However, the clearance — which confirms the Olo works just as well as gold-standard lab-grade systems in completing the Complete Blood Count analysis — also positions the Tel Aviv, Israel–based company to disrupt the collection, analysis and, ultimately, the storage of healthcare data found in blood, creating opportunities for unique partnerships.
The secret lies in how the blood is tested. Rather than trying to simplify and shrink the pumps, tubes and other machinery used in traditional blood analysis — as Theranos infamously claimed it could do — Sight Diagnostics is capturing digital images of the blood.
Then, just as radiologists now do on a larger scale with X-rays and other images, the Olo uses artificial intelligence to characterize the number of red blood cells, white blood cells, and platelets in a patient’s blood sample. The Olo can quickly detect viral infections, bacterial infections, anemia and forms of blood cancer. It’s also been used to screen blood samples for malaria.
Resembling a squat Keurig coffee maker, the Olo — like the Keurig — reduces a complex process into one simple step; insert a disposable cartridge with a blood sample in the machine and get a quick, clean analysis of blood.
“In the end, this Olo is just a box with a computer, a microscope and a cartridge that go in and out,” said Sarah Levy Schreier, the company’s CTO. “There is nothing to maintain, to clean. There are no reagents involved.”
With FDA approval in hand, the company expects to begin selling to hospitals. The Olo could be located in the hospitals’ central laboratories, but they’re small enough to be placed in departments that have high demand but no space for traditional testing equipment.
Outside the U.S., Sight sells into private and public hospitals, pharmacies and outpatient clinics. The company sells units in Europe, South America, Asia, Africa and Australia.
In the U.S., the company is seeking a CLIA waiver to sell directly to doctors’ offices and clinics in the U.S. The company will need to conduct additional clinical trials located in point of care centers to secure that approval, Levy said.
By using digital technology, Sight Diagnostics promises to not only expedite blood screening but also create a new market for blood analysis, Levy said.
“We have very good quality of images that allow us to see what is in your blood very well,” Levy said. “We’re not aware of another player that collects those images and digitizes blood the way we’re going it.”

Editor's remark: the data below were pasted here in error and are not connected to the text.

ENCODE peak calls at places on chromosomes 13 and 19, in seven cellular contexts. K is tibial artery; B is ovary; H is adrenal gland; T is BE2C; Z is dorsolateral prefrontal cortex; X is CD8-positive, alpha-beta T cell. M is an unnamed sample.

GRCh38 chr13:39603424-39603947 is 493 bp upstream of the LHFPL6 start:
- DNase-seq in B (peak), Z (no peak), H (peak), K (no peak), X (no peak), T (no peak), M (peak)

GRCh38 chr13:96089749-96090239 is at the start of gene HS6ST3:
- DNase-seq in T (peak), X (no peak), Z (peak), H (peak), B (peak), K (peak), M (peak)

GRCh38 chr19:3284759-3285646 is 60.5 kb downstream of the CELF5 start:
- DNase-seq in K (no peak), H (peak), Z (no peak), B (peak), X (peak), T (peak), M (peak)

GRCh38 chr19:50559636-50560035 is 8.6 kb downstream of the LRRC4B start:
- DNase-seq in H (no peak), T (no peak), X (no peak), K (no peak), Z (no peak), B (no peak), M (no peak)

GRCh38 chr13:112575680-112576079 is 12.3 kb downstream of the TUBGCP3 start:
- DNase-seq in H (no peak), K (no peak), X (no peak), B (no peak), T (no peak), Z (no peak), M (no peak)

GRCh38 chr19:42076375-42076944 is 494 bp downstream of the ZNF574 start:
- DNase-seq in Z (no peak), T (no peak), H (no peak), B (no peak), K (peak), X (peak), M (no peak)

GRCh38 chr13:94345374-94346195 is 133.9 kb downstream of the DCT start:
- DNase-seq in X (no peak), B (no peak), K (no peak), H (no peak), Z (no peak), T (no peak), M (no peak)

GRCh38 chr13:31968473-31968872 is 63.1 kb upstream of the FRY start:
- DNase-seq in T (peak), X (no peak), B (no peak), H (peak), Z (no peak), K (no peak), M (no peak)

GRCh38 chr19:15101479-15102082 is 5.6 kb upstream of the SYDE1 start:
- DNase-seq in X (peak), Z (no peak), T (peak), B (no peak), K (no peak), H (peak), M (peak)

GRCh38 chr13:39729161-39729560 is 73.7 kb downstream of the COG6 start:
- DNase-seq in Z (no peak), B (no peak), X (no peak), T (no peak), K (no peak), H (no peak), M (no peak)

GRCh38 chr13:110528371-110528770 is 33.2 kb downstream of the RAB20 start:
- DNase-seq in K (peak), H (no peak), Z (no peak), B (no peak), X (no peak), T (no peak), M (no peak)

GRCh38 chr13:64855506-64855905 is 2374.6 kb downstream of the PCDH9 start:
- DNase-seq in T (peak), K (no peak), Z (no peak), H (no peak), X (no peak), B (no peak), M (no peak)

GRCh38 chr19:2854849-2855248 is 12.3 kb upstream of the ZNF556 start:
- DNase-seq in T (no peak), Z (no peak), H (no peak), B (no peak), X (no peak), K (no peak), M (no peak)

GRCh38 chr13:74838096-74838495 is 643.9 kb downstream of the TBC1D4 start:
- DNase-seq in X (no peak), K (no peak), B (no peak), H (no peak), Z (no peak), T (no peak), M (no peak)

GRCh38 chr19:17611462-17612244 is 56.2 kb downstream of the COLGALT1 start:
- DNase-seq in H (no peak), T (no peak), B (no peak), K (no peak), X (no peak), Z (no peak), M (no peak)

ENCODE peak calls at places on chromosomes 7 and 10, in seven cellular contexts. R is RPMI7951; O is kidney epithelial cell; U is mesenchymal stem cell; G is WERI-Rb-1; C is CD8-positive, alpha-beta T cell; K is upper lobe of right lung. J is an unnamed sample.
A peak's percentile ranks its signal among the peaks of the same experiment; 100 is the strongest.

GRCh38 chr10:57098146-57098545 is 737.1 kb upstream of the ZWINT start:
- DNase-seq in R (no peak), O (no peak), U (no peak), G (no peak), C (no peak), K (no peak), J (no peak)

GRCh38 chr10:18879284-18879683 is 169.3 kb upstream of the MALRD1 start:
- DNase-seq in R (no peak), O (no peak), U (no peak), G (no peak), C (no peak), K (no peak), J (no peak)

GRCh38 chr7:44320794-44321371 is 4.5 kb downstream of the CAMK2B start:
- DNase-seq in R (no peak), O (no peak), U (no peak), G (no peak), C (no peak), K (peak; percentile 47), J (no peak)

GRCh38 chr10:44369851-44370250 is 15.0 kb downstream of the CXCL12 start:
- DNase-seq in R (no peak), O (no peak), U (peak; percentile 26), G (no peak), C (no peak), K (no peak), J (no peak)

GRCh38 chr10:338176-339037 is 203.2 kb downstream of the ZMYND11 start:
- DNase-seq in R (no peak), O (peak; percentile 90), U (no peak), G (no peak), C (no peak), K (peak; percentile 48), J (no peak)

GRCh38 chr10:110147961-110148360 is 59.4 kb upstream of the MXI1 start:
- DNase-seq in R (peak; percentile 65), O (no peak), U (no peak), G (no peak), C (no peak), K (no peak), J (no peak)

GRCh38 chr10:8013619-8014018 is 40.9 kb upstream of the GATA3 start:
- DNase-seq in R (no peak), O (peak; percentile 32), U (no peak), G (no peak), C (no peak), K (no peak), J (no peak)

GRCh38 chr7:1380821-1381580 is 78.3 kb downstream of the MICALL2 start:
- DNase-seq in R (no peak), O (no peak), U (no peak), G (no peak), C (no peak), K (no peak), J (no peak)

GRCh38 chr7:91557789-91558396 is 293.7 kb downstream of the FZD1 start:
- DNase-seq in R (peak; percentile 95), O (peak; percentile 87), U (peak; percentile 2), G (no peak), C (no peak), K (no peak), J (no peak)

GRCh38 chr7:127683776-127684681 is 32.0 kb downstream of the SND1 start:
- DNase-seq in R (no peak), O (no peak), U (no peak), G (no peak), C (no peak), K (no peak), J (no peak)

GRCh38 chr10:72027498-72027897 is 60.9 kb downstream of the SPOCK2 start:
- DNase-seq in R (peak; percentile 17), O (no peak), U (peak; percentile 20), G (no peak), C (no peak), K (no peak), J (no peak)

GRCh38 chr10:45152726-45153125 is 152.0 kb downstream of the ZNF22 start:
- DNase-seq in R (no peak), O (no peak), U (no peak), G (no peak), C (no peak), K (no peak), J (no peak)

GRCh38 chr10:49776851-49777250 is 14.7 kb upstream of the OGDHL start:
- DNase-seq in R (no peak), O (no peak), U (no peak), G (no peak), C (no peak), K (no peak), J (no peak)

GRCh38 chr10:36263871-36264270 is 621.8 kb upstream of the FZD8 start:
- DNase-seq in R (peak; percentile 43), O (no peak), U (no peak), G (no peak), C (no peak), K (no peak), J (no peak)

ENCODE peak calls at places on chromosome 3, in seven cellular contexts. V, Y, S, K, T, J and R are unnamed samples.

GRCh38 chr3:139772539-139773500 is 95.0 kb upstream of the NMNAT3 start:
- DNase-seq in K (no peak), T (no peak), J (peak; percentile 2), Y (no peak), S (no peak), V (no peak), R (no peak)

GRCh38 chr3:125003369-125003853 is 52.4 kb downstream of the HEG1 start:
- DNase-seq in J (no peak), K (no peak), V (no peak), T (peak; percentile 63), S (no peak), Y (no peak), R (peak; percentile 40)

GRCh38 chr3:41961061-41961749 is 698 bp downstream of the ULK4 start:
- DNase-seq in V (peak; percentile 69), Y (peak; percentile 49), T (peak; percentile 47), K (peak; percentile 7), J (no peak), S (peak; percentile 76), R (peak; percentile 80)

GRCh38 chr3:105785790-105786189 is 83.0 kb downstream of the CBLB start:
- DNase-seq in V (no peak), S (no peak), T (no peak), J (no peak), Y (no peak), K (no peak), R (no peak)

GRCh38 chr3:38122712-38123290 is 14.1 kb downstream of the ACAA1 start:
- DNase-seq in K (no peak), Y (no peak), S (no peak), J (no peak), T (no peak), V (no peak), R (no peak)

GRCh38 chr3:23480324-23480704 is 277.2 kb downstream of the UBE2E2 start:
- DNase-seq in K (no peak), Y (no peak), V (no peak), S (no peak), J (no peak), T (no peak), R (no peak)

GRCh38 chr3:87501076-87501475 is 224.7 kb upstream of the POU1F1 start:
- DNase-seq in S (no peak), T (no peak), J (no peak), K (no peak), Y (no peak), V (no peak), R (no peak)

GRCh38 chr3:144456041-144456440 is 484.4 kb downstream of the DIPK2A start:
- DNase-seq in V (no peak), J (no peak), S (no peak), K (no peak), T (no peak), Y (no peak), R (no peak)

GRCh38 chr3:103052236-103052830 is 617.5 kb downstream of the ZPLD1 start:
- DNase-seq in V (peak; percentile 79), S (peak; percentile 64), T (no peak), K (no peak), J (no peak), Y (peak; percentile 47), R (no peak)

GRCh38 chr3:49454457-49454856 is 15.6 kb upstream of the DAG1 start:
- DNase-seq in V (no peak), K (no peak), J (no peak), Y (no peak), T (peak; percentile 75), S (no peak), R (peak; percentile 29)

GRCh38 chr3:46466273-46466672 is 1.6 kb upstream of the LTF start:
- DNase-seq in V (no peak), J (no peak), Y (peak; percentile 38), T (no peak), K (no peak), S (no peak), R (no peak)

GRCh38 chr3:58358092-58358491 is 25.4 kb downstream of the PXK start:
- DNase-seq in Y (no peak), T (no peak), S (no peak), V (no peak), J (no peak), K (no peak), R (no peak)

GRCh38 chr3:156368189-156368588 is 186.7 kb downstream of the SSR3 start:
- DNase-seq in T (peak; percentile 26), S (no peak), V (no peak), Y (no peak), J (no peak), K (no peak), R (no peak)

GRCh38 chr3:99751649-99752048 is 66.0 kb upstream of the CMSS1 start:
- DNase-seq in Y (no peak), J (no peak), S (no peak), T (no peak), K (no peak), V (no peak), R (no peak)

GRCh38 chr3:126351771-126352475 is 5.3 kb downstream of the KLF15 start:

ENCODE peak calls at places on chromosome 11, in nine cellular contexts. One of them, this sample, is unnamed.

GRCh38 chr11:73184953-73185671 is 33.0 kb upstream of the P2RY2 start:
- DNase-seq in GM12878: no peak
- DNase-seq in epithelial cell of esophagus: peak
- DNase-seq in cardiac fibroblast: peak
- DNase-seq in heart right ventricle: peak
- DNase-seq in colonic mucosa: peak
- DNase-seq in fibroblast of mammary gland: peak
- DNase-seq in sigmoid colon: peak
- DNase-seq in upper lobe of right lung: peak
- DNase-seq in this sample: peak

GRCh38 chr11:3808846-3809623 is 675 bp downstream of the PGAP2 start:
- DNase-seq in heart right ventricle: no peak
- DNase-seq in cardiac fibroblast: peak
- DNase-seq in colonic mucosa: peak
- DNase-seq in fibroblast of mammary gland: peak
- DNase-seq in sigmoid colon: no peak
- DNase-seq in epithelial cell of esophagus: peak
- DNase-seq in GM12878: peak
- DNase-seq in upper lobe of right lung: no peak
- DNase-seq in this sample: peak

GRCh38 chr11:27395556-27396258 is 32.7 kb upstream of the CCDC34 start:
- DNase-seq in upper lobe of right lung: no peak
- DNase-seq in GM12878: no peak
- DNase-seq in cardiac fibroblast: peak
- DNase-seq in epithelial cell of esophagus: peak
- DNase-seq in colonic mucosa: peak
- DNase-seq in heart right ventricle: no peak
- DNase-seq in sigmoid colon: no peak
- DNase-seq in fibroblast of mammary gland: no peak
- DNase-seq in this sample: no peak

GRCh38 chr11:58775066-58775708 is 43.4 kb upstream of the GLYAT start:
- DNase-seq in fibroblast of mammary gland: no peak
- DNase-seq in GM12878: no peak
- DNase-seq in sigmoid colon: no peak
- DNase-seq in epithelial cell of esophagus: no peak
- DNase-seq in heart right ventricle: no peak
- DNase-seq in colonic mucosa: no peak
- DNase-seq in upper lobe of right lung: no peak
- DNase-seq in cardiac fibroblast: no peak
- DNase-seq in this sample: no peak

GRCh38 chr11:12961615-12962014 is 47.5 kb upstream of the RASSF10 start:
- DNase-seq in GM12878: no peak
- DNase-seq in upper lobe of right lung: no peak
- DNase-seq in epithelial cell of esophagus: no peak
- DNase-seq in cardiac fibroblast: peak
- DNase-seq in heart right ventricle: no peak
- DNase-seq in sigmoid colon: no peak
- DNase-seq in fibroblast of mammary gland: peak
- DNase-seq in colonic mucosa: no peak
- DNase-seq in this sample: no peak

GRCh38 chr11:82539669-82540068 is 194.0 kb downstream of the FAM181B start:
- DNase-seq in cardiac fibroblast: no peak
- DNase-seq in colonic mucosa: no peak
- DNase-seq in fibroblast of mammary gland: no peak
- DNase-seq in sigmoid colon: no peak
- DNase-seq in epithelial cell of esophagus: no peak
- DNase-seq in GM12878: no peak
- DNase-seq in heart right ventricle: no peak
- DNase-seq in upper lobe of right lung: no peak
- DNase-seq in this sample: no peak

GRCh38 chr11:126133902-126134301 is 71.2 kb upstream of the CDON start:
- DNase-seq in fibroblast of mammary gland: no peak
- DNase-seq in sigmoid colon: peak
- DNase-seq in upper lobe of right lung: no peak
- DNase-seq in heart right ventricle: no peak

But more intriguing, Levy said Sight Diagnostics has been capturing images in its clinical trials to build the largest dataset of blood images in the world. The digital records enable Sight to save much of the data that’s lost with traditional testing, she said.
“When the blood flows through those huge machines, there is a sensor that translates what flows through it to very few parameters so the whole set of information is translated into 10 numbers” used to assess a patient’s overall health, she said.
By saving images of the blood, Sight retains all that data. “We just have all that translated into the images,” she said. “We save the data that is stored in the blood. That the potential, that’s the big advantage of this method.”
To be sure, the company will use the database to look for new diagnostic tests. However, Sight Diagnostics also is looking to partner with clinical institutions that have other applications, like potentially using digital images as part of medical records. “In the future, we will look to collaborate with other partners that will help us develop AI-based applications using that data,” she said.
The company’s founders previously used “computer vision” and intelligence in another revolutionary endeavor – driver-assisting technologies in cars. Yossi Pollak, co-Founder and CEO, previously worked at Mobileye, the world-leader in developing driver-assisting systems. Intel acquired the company for $15 billion.
Pollak sought to bring the power of “computer vision” to medicine and paired with Daniel Levner, PhD, to start the company. Levner was a scientist at Harvard’s Wyss Institute for Biologically Inspired Engineering. He co-founded two other biology and engineering companies, and trained with George Church.
Sight Diagnostics targeted malaria test first because of the huge demand and the fact that the virus presented a clear target for its nascent AI-platform. It proved quickly proved to be an effective way of diagnosing malaria, enabling the company to nearly a million tests in 24 countries.
In 2014, Levy joined to move the company into complete blood count tests. The company employees more than 75 people in offices in Israel, France and the U.S.
Earlier this year, the company secured nearly $28 million, according to VentureBeat, bringing its total raise to over $50 million. Levy said the company will be in the market for more.
“We have always been very capital efficient,” she said. “But we will definitely raise more funds now that we enter our next phase of growth. We are definitely looking at opportunities.”
Levy said the Theranos story certainly could be heard in the background while Sight was developing Olo — but Sight brought in the data scientists, performed the right science, and worked with regulatory agencies to get things right. “We were just taking a different approach from the start,” she said.